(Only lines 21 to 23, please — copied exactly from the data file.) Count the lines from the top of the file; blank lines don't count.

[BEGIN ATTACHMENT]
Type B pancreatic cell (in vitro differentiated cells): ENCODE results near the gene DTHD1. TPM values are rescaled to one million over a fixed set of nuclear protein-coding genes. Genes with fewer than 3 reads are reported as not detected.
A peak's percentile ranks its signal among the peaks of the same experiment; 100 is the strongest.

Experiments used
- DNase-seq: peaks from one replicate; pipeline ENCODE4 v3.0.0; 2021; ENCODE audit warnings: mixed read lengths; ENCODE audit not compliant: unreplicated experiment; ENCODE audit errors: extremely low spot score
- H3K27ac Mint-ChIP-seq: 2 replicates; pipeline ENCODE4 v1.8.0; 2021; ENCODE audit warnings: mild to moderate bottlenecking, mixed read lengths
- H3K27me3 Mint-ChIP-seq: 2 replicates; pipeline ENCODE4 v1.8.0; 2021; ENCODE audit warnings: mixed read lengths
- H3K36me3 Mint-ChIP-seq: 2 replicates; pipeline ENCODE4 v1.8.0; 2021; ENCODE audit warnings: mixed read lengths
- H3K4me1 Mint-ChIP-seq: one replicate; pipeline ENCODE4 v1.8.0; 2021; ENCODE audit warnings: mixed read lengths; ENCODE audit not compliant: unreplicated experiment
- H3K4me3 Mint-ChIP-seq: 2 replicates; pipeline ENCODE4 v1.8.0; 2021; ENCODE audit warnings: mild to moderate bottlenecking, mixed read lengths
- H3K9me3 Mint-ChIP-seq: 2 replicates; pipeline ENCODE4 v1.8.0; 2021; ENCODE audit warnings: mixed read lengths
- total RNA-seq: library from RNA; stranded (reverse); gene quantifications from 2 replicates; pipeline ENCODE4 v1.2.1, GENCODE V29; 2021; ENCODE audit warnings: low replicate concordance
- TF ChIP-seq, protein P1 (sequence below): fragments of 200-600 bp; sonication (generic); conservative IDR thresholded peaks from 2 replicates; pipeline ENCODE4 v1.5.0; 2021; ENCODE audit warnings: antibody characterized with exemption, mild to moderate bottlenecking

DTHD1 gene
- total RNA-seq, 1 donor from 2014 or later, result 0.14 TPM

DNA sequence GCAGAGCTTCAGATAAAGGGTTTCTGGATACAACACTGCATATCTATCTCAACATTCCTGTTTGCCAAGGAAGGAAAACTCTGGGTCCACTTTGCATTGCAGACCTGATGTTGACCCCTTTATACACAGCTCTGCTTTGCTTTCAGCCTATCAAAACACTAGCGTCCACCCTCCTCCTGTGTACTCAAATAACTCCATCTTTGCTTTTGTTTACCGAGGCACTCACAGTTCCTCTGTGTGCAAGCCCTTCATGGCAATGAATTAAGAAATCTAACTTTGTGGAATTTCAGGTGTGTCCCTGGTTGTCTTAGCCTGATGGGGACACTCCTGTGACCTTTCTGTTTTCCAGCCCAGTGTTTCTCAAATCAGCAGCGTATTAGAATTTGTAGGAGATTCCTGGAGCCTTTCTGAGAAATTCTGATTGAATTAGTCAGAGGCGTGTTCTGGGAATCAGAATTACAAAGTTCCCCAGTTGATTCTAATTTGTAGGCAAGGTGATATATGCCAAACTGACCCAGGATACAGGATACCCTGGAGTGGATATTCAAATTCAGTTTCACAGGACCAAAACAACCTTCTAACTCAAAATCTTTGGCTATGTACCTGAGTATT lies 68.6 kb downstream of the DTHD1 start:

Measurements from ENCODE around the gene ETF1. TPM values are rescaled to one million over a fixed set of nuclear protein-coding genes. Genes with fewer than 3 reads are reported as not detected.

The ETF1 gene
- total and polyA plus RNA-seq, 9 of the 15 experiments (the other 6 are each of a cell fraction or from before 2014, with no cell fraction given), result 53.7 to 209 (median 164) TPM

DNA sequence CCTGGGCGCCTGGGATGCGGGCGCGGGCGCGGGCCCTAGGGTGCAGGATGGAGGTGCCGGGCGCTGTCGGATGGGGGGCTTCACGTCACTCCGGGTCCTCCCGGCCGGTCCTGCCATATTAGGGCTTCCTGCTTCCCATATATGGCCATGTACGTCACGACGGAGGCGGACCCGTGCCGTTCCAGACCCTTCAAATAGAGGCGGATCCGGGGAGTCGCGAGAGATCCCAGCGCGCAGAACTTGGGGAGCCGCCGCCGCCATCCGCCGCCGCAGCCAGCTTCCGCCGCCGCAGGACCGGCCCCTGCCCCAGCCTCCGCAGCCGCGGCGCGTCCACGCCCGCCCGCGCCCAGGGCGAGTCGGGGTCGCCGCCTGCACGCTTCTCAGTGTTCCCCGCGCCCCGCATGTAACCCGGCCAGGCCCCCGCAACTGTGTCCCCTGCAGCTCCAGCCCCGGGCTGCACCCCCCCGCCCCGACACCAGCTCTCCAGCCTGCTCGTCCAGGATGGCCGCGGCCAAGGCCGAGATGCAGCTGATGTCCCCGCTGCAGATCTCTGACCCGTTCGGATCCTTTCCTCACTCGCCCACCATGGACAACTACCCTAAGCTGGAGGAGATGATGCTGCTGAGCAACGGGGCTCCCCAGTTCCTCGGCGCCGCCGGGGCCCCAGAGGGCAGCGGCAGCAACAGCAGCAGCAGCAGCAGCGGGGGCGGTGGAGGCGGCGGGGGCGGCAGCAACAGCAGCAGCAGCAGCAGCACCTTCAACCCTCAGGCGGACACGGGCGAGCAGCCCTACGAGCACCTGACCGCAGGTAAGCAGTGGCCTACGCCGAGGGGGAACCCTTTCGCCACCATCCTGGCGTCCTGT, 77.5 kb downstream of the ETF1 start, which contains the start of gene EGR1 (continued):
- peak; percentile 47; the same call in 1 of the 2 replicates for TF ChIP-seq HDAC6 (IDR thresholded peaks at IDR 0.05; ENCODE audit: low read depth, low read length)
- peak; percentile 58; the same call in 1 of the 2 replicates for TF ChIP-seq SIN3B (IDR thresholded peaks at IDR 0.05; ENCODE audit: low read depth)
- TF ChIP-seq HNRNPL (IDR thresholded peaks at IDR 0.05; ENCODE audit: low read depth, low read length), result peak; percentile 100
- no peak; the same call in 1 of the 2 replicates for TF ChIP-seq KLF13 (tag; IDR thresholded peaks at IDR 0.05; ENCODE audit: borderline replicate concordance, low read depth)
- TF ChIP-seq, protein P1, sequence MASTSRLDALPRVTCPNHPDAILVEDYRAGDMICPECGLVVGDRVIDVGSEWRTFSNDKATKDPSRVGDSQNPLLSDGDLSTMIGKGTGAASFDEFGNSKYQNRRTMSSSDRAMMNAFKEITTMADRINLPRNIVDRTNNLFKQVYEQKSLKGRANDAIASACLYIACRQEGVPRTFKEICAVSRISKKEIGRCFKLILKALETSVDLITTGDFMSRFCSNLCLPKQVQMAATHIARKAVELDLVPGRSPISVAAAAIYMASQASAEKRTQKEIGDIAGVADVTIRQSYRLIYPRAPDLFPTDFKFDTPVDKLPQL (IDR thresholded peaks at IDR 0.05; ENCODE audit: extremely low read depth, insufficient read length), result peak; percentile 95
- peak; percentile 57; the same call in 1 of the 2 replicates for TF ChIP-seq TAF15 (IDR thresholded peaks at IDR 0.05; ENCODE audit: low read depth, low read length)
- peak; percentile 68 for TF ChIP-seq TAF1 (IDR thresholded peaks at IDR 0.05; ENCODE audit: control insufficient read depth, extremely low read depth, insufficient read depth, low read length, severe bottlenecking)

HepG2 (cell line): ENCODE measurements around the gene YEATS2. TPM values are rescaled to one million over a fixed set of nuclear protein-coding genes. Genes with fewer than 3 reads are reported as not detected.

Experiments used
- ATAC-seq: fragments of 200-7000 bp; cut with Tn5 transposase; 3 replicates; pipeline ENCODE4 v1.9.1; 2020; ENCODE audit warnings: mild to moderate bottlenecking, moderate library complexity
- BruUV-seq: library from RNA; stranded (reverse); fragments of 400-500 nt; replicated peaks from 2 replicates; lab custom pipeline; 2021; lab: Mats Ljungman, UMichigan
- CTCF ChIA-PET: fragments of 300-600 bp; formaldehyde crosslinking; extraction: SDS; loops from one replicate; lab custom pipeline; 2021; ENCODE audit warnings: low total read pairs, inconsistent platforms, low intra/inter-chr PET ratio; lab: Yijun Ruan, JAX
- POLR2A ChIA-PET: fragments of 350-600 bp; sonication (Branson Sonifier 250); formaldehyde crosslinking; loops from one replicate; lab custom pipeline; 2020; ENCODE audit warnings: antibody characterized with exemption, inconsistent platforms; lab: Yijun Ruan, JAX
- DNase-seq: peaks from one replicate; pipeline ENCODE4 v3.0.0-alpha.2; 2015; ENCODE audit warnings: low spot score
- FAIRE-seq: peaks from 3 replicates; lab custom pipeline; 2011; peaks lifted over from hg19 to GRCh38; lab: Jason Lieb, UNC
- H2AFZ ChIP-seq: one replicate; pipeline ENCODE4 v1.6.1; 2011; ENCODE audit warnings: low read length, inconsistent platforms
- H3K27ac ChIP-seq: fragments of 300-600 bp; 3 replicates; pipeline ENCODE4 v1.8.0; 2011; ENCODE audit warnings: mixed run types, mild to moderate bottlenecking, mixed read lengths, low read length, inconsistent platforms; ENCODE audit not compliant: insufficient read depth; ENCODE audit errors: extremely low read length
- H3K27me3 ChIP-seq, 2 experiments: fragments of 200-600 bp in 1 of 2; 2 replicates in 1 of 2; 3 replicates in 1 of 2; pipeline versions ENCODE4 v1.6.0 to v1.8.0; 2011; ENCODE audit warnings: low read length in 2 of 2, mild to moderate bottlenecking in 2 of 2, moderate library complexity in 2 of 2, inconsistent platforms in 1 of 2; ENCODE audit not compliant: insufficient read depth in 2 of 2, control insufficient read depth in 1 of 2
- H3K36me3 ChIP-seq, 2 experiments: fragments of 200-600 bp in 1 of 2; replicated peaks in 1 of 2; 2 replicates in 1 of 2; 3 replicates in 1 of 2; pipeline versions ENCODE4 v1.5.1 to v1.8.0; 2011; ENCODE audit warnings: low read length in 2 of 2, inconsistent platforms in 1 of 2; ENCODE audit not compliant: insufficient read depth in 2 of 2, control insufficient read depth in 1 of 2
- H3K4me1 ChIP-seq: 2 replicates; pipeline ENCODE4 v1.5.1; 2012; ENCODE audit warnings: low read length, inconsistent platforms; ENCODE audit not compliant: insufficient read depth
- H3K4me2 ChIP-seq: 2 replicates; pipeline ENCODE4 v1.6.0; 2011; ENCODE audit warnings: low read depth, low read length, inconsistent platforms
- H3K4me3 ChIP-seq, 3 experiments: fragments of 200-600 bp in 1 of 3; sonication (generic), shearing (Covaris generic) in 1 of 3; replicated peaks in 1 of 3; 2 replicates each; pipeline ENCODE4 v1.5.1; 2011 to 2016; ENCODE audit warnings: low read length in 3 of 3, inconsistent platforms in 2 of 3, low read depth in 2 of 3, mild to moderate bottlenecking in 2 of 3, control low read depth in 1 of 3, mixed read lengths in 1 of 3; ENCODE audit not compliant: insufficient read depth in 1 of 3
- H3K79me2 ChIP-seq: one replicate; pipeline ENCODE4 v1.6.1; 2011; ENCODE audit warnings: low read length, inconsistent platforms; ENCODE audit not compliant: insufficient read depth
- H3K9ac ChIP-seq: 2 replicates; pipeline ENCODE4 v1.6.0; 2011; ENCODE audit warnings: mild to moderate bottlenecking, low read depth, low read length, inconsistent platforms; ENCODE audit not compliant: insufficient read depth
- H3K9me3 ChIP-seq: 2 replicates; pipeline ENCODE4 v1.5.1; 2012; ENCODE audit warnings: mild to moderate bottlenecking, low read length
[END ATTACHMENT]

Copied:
- peak; percentile 58; the same call in 1 of the 2 replicates for TF ChIP-seq SIN3B (IDR thresholded peaks at IDR 0.05; ENCODE audit: low read depth)
- TF ChIP-seq HNRNPL (IDR thresholded peaks at IDR 0.05; ENCODE audit: low read depth, low read length), result peak; percentile 100
- no peak; the same call in 1 of the 2 replicates for TF ChIP-seq KLF13 (tag; IDR thresholded peaks at IDR 0.05; ENCODE audit: borderline replicate concordance, low read depth)